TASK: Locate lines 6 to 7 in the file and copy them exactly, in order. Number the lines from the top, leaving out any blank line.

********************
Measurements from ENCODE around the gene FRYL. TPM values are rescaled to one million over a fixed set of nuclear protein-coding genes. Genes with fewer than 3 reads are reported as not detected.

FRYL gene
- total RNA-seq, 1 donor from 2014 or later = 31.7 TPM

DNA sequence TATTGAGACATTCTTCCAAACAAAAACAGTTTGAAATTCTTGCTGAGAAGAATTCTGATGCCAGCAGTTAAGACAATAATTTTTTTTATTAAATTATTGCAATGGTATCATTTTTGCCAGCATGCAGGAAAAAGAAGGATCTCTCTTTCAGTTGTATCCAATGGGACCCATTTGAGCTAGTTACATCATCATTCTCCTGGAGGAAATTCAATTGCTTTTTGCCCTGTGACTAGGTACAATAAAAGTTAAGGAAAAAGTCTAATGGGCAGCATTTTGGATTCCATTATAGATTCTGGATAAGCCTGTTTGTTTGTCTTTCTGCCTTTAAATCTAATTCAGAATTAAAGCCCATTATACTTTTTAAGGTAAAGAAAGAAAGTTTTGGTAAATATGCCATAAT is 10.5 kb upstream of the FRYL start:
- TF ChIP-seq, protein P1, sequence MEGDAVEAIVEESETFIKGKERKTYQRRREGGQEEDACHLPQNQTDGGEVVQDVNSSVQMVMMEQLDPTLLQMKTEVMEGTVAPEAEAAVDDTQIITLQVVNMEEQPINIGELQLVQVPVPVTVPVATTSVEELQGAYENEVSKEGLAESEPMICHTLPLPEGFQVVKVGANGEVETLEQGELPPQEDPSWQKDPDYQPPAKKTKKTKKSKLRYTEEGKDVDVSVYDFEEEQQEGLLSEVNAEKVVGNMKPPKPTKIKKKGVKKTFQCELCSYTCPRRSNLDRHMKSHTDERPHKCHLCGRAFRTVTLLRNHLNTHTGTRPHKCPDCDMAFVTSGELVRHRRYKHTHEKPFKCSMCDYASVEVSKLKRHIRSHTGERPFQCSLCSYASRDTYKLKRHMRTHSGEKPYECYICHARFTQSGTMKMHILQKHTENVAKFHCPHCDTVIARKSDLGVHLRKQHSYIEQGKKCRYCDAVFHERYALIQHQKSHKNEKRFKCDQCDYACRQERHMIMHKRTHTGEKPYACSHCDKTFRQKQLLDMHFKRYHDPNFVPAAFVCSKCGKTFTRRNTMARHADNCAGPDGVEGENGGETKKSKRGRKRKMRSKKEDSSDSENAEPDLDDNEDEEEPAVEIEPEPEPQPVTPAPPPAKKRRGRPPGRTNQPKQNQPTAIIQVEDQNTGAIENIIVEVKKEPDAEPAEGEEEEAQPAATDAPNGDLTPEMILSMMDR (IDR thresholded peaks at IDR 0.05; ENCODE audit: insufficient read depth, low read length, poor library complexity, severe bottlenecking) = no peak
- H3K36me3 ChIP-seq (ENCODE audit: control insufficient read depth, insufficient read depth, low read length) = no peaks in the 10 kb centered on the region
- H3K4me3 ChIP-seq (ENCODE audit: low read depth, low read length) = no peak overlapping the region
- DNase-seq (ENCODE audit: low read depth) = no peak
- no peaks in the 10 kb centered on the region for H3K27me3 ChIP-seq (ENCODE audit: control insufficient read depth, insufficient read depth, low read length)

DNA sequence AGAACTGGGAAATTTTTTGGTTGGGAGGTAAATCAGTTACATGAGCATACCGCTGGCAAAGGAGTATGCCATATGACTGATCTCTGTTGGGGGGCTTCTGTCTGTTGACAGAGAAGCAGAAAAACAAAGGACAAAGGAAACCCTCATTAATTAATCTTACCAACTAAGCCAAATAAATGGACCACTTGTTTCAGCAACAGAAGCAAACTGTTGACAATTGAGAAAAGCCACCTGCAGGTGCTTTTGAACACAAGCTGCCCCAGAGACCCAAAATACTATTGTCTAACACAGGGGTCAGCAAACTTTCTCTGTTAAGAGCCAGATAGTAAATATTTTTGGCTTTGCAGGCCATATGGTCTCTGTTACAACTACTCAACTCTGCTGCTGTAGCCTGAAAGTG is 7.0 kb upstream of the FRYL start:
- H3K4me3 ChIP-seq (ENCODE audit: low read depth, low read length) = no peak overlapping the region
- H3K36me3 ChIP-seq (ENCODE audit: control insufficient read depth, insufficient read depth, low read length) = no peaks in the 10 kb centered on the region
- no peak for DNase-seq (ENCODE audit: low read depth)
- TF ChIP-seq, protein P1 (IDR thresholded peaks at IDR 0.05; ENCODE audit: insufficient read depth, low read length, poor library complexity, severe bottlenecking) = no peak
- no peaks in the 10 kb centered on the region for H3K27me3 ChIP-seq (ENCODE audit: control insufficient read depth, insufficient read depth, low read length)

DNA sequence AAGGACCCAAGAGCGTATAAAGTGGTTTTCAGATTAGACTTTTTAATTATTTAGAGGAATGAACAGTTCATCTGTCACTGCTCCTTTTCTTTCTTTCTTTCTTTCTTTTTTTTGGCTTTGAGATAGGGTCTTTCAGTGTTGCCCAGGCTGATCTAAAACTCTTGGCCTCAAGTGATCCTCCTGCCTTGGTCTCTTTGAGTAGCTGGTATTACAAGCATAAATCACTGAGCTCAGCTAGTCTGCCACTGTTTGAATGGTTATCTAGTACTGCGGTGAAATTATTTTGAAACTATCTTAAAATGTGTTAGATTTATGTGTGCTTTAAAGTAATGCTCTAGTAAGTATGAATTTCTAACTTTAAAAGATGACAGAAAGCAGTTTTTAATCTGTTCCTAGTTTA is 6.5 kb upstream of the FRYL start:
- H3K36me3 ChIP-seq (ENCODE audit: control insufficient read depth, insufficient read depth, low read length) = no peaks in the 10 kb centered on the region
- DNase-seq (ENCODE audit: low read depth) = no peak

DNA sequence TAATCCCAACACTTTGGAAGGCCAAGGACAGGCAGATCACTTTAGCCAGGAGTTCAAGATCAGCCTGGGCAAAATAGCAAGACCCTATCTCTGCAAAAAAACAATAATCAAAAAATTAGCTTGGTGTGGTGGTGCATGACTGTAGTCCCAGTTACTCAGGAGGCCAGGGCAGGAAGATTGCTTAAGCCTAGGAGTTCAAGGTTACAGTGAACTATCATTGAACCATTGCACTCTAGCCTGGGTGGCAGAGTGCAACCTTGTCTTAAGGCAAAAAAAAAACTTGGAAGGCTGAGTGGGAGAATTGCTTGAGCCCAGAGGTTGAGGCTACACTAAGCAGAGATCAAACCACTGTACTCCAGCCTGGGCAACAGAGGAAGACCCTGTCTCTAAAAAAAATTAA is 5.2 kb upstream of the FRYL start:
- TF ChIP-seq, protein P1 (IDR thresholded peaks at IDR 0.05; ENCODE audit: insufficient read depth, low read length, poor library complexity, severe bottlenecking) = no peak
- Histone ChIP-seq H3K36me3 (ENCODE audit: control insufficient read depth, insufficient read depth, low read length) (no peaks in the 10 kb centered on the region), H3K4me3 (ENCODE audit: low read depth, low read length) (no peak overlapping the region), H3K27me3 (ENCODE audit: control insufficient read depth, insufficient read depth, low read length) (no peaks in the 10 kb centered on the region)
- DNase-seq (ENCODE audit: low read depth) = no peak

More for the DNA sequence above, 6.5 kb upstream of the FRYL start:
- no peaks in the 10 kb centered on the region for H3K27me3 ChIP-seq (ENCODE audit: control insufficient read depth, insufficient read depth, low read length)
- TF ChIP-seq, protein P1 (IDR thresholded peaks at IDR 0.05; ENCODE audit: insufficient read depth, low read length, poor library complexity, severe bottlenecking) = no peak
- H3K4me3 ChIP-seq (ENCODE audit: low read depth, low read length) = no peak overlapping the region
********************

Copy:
- H3K36me3 ChIP-seq (ENCODE audit: control insufficient read depth, insufficient read depth, low read length) = no peaks in the 10 kb centered on the region
- H3K4me3 ChIP-seq (ENCODE audit: low read depth, low read length) = no peak overlapping the region